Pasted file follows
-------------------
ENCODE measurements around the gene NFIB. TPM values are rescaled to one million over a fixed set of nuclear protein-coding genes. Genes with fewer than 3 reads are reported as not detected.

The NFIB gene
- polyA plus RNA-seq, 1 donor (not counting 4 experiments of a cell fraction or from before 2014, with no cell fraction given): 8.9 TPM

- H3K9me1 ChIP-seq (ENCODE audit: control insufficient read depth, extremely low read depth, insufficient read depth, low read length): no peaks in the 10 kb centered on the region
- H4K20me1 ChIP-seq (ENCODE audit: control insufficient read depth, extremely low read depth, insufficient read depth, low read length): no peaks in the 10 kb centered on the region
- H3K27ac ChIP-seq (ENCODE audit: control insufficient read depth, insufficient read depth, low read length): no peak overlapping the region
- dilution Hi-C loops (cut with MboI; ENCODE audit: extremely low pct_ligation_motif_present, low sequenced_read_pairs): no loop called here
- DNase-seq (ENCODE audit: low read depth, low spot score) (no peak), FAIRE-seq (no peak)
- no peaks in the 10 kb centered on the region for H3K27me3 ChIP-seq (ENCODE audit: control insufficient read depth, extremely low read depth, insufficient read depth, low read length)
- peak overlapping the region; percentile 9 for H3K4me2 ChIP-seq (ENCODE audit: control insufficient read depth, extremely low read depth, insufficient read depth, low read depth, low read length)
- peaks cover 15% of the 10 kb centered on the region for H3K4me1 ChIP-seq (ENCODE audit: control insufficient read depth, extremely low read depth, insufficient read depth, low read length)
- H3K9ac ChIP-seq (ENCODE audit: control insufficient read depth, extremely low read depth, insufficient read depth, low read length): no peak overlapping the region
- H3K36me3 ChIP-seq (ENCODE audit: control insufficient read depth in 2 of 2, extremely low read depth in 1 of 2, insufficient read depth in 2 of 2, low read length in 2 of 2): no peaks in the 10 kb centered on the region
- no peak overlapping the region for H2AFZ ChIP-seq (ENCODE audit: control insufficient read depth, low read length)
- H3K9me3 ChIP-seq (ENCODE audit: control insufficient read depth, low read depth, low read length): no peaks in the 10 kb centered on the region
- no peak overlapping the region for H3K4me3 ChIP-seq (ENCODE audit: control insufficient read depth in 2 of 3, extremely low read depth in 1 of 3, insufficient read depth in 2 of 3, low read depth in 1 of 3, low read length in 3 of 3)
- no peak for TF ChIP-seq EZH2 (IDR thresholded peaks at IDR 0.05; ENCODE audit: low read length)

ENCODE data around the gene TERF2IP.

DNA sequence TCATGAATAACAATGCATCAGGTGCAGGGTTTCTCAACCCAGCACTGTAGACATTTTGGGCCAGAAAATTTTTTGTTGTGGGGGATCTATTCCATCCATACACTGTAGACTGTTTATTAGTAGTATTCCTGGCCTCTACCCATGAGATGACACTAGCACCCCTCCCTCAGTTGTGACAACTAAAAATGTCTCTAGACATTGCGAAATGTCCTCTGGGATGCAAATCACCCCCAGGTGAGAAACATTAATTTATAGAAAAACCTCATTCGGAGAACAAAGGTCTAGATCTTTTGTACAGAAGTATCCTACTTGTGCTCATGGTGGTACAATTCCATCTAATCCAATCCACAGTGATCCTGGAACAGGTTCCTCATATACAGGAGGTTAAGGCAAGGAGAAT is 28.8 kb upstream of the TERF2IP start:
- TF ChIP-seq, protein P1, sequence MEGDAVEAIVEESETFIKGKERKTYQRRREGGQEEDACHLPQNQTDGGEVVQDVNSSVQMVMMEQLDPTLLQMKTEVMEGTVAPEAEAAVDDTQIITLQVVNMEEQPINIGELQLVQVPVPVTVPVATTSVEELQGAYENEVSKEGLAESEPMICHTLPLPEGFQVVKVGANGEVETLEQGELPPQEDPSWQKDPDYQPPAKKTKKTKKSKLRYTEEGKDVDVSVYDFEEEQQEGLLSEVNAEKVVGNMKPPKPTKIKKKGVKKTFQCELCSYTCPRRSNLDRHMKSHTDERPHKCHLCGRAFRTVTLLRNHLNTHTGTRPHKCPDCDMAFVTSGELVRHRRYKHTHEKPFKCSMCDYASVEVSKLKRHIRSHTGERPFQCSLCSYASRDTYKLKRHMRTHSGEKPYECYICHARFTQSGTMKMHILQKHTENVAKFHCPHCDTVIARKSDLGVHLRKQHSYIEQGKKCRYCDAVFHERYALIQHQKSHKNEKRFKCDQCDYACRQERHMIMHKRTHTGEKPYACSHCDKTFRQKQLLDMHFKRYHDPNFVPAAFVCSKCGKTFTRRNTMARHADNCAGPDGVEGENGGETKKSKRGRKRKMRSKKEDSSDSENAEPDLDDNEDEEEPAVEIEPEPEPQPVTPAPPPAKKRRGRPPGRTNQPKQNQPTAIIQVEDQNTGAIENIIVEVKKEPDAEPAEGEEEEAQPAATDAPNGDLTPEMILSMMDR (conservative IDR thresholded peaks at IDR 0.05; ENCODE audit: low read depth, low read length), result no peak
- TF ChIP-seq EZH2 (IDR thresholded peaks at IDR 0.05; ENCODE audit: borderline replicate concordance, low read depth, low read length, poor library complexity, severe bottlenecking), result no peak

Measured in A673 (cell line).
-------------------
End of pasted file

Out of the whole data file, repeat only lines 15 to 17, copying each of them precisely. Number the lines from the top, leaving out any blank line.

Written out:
- H3K9me3 ChIP-seq (ENCODE audit: control insufficient read depth, low read depth, low read length): no peaks in the 10 kb centered on the region
- no peak overlapping the region for H3K4me3 ChIP-seq (ENCODE audit: control insufficient read depth in 2 of 3, extremely low read depth in 1 of 3, insufficient read depth in 2 of 3, low read depth in 1 of 3, low read length in 3 of 3)
- no peak for TF ChIP-seq EZH2 (IDR thresholded peaks at IDR 0.05; ENCODE audit: low read length)